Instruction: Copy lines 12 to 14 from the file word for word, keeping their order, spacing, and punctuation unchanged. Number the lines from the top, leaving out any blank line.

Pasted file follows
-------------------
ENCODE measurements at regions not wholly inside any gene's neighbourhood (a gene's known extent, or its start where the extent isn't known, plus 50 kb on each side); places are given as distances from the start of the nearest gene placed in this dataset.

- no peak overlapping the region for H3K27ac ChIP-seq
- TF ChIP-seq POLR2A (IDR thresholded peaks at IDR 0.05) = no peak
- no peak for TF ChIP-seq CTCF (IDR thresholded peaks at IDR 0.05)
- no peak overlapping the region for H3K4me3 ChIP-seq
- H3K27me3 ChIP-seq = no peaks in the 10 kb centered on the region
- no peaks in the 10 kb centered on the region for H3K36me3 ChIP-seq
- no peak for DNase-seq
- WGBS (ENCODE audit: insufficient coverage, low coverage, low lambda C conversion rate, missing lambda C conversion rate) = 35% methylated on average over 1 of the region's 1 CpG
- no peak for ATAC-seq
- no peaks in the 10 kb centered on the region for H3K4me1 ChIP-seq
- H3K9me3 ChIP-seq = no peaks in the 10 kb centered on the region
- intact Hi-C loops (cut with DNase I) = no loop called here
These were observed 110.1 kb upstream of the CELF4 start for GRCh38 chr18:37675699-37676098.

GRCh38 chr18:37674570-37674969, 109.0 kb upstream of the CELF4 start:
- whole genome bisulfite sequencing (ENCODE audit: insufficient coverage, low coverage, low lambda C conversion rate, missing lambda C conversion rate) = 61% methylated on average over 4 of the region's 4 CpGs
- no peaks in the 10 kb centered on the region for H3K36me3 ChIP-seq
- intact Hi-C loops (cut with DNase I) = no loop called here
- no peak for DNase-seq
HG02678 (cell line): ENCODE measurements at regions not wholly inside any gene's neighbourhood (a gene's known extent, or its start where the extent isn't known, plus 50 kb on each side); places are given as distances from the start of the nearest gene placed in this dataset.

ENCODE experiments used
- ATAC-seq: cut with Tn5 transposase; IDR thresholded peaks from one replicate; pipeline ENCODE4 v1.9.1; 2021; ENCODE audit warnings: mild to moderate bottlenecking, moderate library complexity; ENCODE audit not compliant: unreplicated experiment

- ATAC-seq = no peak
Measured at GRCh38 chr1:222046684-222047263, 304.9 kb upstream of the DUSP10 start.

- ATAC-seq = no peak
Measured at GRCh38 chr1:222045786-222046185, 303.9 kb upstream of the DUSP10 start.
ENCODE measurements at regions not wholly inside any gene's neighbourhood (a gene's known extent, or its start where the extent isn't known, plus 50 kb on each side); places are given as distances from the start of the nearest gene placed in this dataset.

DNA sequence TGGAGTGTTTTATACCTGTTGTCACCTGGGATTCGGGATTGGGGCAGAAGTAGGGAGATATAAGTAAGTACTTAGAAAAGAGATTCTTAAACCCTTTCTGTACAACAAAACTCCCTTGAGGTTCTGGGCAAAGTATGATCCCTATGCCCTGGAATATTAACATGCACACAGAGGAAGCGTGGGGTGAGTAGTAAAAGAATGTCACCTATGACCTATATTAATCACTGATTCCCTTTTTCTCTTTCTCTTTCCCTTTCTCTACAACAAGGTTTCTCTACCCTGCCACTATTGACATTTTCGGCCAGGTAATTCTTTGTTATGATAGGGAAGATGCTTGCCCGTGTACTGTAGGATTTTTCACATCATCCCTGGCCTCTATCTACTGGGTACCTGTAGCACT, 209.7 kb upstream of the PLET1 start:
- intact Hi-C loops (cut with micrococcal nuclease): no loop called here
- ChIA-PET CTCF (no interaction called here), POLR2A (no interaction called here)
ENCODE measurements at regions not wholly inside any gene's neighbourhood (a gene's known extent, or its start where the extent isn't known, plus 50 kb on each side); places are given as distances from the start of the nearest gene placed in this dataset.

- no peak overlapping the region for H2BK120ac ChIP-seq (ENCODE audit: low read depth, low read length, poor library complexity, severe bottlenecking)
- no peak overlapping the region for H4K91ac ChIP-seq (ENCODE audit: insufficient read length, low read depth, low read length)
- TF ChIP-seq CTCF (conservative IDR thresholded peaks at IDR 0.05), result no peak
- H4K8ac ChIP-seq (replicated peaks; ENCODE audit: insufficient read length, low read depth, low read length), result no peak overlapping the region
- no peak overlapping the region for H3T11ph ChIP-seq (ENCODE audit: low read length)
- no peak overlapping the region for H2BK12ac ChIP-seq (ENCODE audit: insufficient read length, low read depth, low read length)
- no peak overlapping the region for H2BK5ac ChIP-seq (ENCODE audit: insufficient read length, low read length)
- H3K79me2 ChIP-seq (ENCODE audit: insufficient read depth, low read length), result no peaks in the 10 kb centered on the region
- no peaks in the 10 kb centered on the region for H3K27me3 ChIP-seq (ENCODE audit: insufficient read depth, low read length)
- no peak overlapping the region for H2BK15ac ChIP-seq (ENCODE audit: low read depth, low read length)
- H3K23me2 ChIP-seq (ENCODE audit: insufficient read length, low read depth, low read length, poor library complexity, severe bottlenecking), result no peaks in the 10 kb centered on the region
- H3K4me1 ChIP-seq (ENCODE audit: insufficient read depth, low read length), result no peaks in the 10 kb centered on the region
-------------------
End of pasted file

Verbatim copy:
- H3K9me3 ChIP-seq = no peaks in the 10 kb centered on the region
- intact Hi-C loops (cut with DNase I) = no loop called here
These were observed 110.1 kb upstream of the CELF4 start for GRCh38 chr18:37675699-37676098.